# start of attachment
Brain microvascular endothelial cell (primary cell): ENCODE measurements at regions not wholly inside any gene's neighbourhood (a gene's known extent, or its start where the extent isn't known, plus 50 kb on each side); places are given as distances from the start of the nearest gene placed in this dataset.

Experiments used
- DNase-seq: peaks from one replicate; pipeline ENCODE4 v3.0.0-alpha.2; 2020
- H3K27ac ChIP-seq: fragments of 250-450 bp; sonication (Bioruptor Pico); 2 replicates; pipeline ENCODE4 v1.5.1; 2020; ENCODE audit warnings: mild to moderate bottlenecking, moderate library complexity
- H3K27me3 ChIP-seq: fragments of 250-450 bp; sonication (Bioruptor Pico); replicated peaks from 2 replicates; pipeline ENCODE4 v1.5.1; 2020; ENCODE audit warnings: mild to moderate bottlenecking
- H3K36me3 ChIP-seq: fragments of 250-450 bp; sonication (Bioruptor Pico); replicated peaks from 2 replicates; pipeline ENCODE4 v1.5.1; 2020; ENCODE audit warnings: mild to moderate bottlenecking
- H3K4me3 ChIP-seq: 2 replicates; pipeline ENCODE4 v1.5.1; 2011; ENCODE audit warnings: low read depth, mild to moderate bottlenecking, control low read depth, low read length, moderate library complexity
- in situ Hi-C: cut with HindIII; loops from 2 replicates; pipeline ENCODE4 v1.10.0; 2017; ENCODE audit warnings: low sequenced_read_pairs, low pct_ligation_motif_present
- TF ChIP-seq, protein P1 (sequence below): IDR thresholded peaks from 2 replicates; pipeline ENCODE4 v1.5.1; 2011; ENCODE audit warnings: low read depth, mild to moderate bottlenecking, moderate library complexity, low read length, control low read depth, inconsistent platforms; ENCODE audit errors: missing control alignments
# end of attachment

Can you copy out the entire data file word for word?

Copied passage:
Brain microvascular endothelial cell (primary cell): ENCODE measurements at regions not wholly inside any gene's neighbourhood (a gene's known extent, or its start where the extent isn't known, plus 50 kb on each side); places are given as distances from the start of the nearest gene placed in this dataset.

Experiments used
- DNase-seq: peaks from one replicate; pipeline ENCODE4 v3.0.0-alpha.2; 2020
- H3K27ac ChIP-seq: fragments of 250-450 bp; sonication (Bioruptor Pico); 2 replicates; pipeline ENCODE4 v1.5.1; 2020; ENCODE audit warnings: mild to moderate bottlenecking, moderate library complexity
- H3K27me3 ChIP-seq: fragments of 250-450 bp; sonication (Bioruptor Pico); replicated peaks from 2 replicates; pipeline ENCODE4 v1.5.1; 2020; ENCODE audit warnings: mild to moderate bottlenecking
- H3K36me3 ChIP-seq: fragments of 250-450 bp; sonication (Bioruptor Pico); replicated peaks from 2 replicates; pipeline ENCODE4 v1.5.1; 2020; ENCODE audit warnings: mild to moderate bottlenecking
- H3K4me3 ChIP-seq: 2 replicates; pipeline ENCODE4 v1.5.1; 2011; ENCODE audit warnings: low read depth, mild to moderate bottlenecking, control low read depth, low read length, moderate library complexity
- in situ Hi-C: cut with HindIII; loops from 2 replicates; pipeline ENCODE4 v1.10.0; 2017; ENCODE audit warnings: low sequenced_read_pairs, low pct_ligation_motif_present
- TF ChIP-seq, protein P1 (sequence below): IDR thresholded peaks from 2 replicates; pipeline ENCODE4 v1.5.1; 2011; ENCODE audit warnings: low read depth, mild to moderate bottlenecking, moderate library complexity, low read length, control low read depth, inconsistent platforms; ENCODE audit errors: missing control alignments